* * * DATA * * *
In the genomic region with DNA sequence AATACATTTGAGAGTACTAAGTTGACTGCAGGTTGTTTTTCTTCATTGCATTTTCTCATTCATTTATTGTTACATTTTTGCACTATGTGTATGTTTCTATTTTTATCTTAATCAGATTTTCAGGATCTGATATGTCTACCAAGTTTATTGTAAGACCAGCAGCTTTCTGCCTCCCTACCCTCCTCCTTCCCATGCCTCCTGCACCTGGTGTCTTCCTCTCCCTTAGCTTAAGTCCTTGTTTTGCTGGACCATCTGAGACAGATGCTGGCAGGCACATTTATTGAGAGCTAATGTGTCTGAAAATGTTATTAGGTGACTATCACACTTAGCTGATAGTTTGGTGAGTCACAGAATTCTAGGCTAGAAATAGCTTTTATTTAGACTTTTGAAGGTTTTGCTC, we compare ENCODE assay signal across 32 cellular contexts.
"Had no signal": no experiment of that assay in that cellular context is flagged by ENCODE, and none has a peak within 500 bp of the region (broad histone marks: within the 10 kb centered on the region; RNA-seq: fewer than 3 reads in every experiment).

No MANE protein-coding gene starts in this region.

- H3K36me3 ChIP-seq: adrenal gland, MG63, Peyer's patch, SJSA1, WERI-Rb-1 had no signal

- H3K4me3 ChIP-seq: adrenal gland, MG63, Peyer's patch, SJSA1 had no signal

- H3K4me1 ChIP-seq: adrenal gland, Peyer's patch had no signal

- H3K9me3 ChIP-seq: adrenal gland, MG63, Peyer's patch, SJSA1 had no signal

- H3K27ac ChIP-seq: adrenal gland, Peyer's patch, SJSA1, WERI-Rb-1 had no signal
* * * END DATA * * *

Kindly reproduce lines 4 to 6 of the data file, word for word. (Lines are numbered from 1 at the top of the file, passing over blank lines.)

- H3K36me3 ChIP-seq: adrenal gland, MG63, Peyer's patch, SJSA1, WERI-Rb-1 had no signal

- H3K4me3 ChIP-seq: adrenal gland, MG63, Peyer's patch, SJSA1 had no signal

- H3K4me1 ChIP-seq: adrenal gland, Peyer's patch had no signal